FILE PHOTO: The headquarters of Ukrainian central bank is seen in central Kiev, Ukraine, March 3, 2016. REUTERS/Valentyn Ogirenko
July 20, 2021
By Natalia Zinets
KYIV (Reuters) – Ukraine’s central bank is likely to keep its key interest rate unchanged at 7.5% this week on expectations inflation will slow down in the coming months, a Reuters poll showed on Tuesday.
Ten out of 14 Ukrainian analysts forecast no rate change at the July 22 monetary policy meeting while the rest expected an increase to 8.0%.
The National Bank of Ukraine (NBU) left its main interest rate unchanged at the last monetary policy meeting in June though inflation had climbed to 9.5% in May from 6.1% in January.
The year-on-year reading remained flat in June, while monthly inflation slowed to 0.2% from 1.3% in May.
“The National Bank of Ukraine tries to maintain a soft monetary policy,” said Dmytro Boyarchuk from the think-tank CASE-Ukraine. “And if the NBU did not raise the rate when inflation accelerated to 9.5% y/y in May, then it is unlikely to increase when the consumer price index began to slow down in June.”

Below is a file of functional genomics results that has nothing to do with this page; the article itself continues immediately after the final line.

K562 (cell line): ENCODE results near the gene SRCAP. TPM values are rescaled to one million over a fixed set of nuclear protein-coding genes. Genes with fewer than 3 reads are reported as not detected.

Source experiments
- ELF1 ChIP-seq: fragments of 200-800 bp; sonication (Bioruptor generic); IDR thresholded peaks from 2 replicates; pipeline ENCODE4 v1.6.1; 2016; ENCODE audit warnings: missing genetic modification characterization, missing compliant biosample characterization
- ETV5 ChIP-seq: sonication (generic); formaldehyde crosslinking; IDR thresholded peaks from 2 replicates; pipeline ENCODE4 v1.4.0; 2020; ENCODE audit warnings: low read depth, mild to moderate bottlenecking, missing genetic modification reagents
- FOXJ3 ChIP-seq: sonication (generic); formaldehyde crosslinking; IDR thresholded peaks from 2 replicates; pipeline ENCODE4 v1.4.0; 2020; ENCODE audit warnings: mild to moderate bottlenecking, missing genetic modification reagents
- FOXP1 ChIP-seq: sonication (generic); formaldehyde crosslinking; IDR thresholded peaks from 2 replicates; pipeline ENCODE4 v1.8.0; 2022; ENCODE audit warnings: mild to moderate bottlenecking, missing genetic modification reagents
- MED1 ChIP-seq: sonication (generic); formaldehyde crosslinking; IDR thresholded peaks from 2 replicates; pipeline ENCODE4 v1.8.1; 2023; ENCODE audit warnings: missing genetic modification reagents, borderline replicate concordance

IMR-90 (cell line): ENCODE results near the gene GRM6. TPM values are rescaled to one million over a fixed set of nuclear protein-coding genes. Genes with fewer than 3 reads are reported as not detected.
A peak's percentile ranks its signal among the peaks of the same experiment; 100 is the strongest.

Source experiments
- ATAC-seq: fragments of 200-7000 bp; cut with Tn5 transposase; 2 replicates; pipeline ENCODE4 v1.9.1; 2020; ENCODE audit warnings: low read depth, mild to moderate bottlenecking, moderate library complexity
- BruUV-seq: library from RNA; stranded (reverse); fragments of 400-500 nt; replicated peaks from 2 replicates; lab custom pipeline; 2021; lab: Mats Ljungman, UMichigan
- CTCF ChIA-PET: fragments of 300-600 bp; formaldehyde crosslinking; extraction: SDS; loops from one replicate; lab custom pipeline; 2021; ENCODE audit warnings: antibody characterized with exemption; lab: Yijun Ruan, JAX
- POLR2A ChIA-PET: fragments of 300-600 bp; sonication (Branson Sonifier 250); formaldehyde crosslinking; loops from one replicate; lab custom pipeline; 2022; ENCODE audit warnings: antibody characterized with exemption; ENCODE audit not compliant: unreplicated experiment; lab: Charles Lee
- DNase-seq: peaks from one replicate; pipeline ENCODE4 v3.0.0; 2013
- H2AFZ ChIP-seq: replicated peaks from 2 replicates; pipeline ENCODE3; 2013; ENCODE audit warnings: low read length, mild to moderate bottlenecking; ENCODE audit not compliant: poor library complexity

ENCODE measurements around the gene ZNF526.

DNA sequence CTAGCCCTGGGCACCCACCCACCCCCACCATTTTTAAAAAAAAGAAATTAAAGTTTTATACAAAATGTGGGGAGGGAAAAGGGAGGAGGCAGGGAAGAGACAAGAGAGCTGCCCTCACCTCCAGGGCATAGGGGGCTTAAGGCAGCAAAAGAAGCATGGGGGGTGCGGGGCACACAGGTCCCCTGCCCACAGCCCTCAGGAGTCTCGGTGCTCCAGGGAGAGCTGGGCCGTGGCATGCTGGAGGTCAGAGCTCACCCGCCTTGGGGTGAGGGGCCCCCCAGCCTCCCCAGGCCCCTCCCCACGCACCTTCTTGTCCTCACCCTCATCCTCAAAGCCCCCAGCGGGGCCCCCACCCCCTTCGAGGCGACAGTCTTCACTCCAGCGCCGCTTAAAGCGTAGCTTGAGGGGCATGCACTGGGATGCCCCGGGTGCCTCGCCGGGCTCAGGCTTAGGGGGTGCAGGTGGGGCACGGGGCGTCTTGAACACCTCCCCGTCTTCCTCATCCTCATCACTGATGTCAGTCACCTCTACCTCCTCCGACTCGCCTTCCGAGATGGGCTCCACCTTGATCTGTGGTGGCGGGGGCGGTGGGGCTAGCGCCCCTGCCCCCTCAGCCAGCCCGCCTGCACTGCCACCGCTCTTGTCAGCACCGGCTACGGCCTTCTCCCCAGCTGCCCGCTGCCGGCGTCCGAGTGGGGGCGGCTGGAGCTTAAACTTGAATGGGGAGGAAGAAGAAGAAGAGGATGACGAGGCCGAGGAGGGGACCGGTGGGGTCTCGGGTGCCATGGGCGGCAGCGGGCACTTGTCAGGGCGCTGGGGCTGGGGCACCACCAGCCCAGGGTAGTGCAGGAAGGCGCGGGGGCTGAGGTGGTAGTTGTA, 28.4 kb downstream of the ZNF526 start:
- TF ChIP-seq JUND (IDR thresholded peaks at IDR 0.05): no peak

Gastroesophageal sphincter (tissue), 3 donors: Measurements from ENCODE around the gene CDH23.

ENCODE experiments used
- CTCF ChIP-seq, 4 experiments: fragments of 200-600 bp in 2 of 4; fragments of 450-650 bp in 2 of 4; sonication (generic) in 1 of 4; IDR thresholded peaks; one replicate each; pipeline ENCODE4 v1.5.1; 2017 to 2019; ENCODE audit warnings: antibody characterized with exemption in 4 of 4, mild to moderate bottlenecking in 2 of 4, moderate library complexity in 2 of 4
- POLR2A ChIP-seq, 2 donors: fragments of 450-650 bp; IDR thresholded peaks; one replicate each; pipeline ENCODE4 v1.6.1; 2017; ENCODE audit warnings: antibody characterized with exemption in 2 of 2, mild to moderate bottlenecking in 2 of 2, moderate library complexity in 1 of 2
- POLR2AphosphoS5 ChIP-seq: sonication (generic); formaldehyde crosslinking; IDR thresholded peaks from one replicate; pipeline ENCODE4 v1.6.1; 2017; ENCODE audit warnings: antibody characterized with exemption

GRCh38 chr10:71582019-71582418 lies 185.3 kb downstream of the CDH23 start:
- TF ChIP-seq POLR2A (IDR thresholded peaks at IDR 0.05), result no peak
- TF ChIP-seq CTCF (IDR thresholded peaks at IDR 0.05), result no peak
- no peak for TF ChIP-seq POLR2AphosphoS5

Analysts from the Ukrainian subsidiary of Raiffeisen Bank said seasonal factors and stronger hryvnia currency that made imports cheaper helped consumer prices stabilize in June.
“Thus, the current inflation trend… gives no grounds to raise the key rate at the next MPC meeting,” they said in a note, adding that inflation at the end of the second quarter was close to the central bank’s forecast of 9.2%.
The central bank has raised rates twice this year to try to bring inflation back into its target range of around 5% in 2022 and scaled back some anti-crisis measures at its June meeting.
Raiffeisen analysts said hryvnia’s performance and the gradual winding down of anti-crisis monetary expansionary instruments created the conditions for inflation to stabilize and reverse its uptrend in the future.
Kostyantyn Fastovets from the brokerage Adamant Capital, however, expects the central bank to raise the rate to 8.0% as he forecasts inflation to accelerate in July.
(Reporting by Natalia Zinets; editing by Matthias Williams and Tomasz Janowski)